# Creating water

1. Apr 13, 2007

### Papak

Hi again,

I was doing some experiments on heat of combustion of various fuels and determine which fuel is better by creating a calorimeter. And its simple and straight forward but i started thinking what happens to the water created by burning the fuel, as an example i was doing methanol and from the formula i get 1.05grams of water for the period of time i ran the experiment and from the amount of fuel burnt. I was thinking where is it created, where does it go what temperature will it be and how will this affect my results. I've been thinking about this for some while and am kinda confused and interested about this, it is irrelevant to my experiment but still i want to know more about it. I checked hundreds of websites and they all dont say much about what i want and my text books are like prehistoric and really really vague, Hoping someone can shed some light on my question. Thanks in advance

Regards Papak

2. Apr 14, 2007

### ShawnD

My gut tells me it's probably not a big deal since gaseous water is nothing special. Gaseous water does not have high surface tension, it does not have high heat capacity, and it's not extraordinarily light or heavy. Basically it's no different from CO2, O2, or N2 when it's a gas, so it shouldn't have any affect on your calorimeter results.

I also think most heat of combustion numbers factor in any effects of water, so seeing something like X amount of energy for gasoline and 1.3X amount for diesel is a representation of usable energy you get from burning them.

3. Apr 14, 2007

### Papak

thank you very much, i also did a few extra calculation including this extra water and it really does nothing to my final results (i used a very wide range of varibles for temperature) so thanks again for the help.

Regards Papak

4. Apr 15, 2007

### JPRitchie

See the wiki entry for heat of combustion and calorimeter for basic information, as well as other common thermodynamic quantities. Water does frequently have anamolous properties, because of hydrogen bonding. For example, the wiki has some values for surface tension (gases don't have surface tension). Water has a much higher value compared with nonane, methanol, heptane, and ether, for example. Water has a heat of vaporization (near 1 atm.) similar to that of methanol ( ca. 41 vs. 37 kJ/mol, respectively), but higher than non-hydrogen bonded liquids such as propane ( 15.7) and butane (21.0). Whether this is significant or not can depend upon the molecular formula of the fuel and the final p,T of the calorimeter. Finally, remember that heat liberated isn't useful work to, for example, drive an internal combustion engine; expansion of gases provides that.
-Jim

5. Apr 15, 2007

### Staff: Mentor

The heat of combustion data for fuels is tabulated and the effect of water in the combustion products can be on the order of about 15% depending on whether the water is condensed out or left as a vapor. Any half decent thermodynamics textbook will have a couple of chapters on this and tables of the chemical energies involved.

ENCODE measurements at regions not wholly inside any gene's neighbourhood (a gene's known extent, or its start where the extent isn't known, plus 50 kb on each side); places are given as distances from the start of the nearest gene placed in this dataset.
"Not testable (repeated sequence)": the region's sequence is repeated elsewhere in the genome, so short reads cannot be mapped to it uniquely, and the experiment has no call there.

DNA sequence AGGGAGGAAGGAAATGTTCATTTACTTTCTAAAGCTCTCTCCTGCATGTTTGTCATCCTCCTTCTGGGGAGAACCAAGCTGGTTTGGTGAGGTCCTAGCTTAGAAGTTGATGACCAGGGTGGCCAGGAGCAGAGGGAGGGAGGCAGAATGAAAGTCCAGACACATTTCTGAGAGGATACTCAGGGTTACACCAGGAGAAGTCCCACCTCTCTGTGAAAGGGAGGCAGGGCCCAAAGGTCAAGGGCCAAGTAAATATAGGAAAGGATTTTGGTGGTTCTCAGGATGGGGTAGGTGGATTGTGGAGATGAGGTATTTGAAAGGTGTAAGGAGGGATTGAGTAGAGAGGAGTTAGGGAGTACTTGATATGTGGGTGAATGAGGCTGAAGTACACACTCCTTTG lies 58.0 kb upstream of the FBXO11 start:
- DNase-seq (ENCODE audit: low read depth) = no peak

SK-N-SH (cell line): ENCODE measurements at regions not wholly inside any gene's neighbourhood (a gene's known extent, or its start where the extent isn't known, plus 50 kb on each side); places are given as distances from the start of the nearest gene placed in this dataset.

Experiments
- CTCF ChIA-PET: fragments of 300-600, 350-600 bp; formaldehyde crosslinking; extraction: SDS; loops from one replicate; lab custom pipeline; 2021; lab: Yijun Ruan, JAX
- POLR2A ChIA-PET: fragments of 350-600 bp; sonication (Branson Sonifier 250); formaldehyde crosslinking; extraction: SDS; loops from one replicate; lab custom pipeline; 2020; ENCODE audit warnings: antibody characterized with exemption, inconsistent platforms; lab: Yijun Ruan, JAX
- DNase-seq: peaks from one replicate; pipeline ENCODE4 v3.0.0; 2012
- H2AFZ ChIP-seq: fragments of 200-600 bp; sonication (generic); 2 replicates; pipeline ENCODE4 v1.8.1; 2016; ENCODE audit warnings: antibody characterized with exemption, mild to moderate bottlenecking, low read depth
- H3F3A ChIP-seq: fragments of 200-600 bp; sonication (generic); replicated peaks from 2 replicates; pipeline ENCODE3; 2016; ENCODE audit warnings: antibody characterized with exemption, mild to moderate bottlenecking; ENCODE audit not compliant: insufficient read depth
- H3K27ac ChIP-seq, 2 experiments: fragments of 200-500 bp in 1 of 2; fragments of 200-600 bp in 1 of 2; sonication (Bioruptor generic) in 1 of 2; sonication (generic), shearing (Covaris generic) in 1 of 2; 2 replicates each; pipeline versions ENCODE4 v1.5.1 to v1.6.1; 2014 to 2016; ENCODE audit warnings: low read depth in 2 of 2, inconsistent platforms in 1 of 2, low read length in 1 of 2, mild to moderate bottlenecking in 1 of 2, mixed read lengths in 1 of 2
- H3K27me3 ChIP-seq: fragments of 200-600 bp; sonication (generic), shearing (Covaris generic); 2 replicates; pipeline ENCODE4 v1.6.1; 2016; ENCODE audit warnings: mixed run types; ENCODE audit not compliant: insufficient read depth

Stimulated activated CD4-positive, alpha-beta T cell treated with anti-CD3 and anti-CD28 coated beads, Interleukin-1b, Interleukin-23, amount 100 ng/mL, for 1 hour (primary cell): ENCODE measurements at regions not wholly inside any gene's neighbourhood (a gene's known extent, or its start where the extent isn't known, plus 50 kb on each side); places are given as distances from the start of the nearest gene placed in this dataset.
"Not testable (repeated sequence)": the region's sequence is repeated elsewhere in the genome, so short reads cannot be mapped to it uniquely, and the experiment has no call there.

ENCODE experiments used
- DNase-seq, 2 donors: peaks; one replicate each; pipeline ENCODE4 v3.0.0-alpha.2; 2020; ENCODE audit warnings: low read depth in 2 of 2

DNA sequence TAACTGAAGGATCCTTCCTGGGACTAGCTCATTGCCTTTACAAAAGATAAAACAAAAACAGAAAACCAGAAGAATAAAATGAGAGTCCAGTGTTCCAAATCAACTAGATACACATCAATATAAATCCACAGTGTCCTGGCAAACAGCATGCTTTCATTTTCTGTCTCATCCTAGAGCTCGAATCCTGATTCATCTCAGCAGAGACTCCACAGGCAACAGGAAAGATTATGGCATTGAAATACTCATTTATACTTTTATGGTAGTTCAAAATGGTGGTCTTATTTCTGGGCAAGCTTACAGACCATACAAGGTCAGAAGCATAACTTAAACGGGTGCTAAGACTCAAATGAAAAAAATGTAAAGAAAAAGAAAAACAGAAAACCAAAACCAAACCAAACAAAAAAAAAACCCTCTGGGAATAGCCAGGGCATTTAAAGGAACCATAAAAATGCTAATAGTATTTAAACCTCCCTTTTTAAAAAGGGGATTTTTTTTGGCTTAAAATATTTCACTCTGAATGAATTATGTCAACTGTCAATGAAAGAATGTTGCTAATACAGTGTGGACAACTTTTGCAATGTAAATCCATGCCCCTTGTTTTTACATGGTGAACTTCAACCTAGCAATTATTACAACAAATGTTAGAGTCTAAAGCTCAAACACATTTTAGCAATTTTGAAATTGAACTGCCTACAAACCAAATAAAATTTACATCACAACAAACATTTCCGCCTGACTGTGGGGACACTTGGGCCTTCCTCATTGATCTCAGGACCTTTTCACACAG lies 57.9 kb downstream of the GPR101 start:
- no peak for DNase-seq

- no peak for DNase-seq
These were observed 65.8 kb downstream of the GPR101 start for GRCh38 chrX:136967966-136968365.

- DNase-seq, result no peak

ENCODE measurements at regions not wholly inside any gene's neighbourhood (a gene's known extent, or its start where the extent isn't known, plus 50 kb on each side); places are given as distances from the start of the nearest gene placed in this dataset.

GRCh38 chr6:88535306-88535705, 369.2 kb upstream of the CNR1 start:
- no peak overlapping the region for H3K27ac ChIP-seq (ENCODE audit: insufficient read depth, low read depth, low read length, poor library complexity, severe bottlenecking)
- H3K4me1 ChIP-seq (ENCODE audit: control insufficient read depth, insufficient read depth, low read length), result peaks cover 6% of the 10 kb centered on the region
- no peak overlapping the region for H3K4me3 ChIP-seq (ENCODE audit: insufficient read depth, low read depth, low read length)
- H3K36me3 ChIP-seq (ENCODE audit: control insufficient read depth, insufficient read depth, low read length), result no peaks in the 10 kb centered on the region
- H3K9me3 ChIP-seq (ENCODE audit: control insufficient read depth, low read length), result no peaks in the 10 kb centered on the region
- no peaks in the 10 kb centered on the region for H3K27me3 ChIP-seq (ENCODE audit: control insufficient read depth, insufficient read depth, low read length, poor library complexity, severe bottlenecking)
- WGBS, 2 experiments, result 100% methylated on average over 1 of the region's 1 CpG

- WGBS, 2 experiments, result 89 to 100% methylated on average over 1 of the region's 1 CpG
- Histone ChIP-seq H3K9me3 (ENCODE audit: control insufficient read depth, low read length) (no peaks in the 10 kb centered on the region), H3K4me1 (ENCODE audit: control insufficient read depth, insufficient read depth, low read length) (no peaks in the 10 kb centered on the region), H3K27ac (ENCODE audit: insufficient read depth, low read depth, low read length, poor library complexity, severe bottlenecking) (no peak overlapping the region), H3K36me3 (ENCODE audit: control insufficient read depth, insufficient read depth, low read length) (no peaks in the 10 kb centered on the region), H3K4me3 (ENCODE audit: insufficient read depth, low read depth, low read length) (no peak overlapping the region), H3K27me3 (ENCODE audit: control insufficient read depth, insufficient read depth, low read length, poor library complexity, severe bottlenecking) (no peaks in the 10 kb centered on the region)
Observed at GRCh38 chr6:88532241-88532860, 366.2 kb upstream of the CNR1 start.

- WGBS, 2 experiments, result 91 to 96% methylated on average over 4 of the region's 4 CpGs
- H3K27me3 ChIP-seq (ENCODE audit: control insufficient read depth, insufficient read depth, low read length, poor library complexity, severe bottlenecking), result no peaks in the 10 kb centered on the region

6. Apr 18, 2007

### Papak

Hehehe well neither did it make much sense in my mind but neway. I checked wikipedia and all and it really didnt help much with what i was looking at becuase im only doing High shool Chemisty, i know how an internal combustion engine runs but i wast looking at fuels only for running cars or engines but looked at the best fuel in relation to the energy released during combustion in joules. What i was wondering and what i asked was whether the water created in combustion would alter the actual value of these fuels by taking in some amount of energy or somehow other alter my final results. But as ShawnD said it was more likely pointless as it was very slight. I only got a full 1.05g of water produced and changed a lot of varibles such as the Specific heat capacity, the inital temp and final and the amount of heat it could absorb was minimum. And thank you russ_watters ill borrow a thermodynamic book next time im at the library and read more into it, its seems quite interesting. Regards papak

7. Apr 18, 2007

### pixel01

The product water state is very important in determining the heating value of a fuel. If the water created is liquid, you have the high heating value or HHV. If it is vapor, you have low heating value - LHV. The difference between HHV and LHV is the vaporazation of water at 100 degrees C which is 2.3kJ/gram

8. Apr 18, 2007

### Papak

Im unsure what you are saying pixel. does that mean that for every gram of liquid water created, 2.3kj's of energy given off from the combustion reaction will be taken in by the water, making my actual answer 2.3kj*amount of water in g, less than what it should be or is it the opposite. Regards Papak

9. Apr 19, 2007

### pixel01

No, contrarily, for every gram of liquid water created, you have 2.3kj more compared to the case that amount of water is still in the gas phase. Remember, the vapor water gives off heat when it condenses.

10. Apr 19, 2007

### Papak

Ah okay well thats much better becuase ive only had condensed water on one of the experiments thank you for clarifying this and now that you put it that way its very logic and i feel foolish for not realizing it myself straight away hehe. Thanks to every1 for helping

11. Apr 19, 2007

### pixel01

It is nice to hear that. I think that is the way we help each other in the forum.

12. Apr 22, 2007

### Papak

Hehe i guess and thank you to all again, its lead to some interesting reading.